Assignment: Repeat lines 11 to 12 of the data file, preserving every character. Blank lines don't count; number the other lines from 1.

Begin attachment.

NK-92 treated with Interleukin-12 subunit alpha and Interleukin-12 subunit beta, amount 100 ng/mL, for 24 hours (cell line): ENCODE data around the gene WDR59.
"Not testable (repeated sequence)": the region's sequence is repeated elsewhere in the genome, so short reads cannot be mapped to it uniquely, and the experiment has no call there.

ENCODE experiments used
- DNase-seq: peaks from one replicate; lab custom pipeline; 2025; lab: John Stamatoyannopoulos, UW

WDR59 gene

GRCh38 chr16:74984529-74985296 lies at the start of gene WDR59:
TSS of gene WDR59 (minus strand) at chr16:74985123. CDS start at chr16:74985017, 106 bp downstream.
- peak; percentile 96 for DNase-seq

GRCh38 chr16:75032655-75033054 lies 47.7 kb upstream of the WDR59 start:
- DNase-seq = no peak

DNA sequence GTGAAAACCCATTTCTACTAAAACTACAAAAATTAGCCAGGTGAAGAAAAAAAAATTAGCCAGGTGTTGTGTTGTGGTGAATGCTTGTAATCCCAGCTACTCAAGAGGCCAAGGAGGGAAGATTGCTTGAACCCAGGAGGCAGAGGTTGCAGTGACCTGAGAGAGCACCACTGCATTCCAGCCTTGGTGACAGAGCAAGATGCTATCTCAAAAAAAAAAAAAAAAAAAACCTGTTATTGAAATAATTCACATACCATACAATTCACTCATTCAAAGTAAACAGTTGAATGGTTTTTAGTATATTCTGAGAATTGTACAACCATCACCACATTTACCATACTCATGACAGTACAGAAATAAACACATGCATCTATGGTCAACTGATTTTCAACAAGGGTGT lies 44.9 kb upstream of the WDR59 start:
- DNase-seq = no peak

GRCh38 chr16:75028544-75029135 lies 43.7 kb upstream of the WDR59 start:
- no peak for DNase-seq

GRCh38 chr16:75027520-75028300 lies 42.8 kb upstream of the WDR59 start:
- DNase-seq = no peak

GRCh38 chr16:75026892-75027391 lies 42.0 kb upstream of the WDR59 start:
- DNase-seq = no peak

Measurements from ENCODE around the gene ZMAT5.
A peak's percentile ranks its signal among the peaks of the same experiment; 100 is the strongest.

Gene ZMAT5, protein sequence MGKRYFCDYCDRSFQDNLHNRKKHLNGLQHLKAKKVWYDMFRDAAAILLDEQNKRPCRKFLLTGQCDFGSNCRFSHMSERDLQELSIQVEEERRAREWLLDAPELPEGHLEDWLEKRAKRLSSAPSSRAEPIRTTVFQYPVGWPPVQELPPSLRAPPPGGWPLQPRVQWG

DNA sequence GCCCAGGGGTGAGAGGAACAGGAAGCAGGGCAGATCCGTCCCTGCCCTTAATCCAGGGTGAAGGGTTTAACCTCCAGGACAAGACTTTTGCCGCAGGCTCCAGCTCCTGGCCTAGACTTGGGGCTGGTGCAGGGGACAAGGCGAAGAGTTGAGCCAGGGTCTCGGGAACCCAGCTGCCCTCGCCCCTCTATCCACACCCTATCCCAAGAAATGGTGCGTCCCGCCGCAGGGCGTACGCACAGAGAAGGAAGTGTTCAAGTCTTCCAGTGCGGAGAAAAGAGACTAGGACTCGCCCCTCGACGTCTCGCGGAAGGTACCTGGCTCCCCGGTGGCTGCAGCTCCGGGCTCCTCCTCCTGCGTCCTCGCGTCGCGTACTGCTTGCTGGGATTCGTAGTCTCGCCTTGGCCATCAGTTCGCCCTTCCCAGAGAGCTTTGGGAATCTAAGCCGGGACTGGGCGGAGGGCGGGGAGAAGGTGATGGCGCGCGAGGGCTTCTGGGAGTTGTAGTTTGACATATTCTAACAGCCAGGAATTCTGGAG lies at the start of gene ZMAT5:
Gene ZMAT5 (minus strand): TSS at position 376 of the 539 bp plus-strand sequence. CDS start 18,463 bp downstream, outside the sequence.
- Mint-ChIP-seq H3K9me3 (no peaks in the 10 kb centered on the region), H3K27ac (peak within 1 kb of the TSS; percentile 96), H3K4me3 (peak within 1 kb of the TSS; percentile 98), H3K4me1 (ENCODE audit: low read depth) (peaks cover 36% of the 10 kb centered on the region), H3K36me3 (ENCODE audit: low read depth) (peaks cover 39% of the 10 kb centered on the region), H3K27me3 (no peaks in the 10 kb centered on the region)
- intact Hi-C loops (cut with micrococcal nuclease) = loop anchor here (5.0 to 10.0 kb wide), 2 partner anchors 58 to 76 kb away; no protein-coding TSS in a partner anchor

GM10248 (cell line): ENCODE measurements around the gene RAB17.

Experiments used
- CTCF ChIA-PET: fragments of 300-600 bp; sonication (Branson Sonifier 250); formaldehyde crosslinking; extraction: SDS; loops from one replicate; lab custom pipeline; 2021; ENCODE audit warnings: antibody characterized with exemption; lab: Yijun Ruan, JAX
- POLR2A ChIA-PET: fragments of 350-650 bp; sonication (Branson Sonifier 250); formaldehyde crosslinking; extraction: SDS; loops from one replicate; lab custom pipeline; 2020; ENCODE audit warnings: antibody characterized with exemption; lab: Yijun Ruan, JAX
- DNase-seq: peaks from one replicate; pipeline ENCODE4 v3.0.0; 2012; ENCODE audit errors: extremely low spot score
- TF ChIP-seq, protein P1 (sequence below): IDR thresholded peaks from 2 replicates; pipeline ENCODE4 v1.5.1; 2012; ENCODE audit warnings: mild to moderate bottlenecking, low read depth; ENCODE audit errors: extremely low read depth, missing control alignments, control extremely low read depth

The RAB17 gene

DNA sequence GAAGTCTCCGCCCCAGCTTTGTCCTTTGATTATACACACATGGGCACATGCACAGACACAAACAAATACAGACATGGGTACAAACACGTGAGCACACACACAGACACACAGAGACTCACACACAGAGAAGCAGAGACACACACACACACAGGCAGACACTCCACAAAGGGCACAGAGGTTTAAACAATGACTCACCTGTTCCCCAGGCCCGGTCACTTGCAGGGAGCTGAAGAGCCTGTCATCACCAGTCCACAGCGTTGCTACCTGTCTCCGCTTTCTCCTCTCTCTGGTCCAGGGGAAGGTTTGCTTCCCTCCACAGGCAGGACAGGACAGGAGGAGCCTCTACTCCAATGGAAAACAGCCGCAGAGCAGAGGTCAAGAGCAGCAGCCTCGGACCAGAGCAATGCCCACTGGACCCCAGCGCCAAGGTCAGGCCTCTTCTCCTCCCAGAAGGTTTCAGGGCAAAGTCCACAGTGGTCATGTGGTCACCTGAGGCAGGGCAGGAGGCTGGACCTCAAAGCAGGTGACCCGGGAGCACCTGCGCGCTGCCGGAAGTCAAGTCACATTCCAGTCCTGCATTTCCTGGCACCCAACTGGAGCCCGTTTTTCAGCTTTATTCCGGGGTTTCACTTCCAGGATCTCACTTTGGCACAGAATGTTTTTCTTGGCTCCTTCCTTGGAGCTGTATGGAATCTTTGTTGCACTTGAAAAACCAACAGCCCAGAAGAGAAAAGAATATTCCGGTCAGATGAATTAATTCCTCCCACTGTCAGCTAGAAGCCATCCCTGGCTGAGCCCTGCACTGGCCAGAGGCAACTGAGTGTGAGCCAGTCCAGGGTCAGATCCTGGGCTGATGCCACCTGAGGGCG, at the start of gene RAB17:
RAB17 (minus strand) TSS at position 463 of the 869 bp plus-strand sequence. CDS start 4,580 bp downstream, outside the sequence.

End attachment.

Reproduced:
DNA sequence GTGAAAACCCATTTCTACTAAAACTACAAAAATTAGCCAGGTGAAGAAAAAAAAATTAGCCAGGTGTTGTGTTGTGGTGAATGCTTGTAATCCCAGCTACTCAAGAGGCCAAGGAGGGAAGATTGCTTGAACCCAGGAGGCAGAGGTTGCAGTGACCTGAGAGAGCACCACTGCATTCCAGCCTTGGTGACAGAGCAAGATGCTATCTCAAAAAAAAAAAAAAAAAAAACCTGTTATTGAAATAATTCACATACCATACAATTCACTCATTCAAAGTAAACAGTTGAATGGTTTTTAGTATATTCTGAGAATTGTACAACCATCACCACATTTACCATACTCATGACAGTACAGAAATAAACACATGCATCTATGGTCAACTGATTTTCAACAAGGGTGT lies 44.9 kb upstream of the WDR59 start:
- DNase-seq = no peak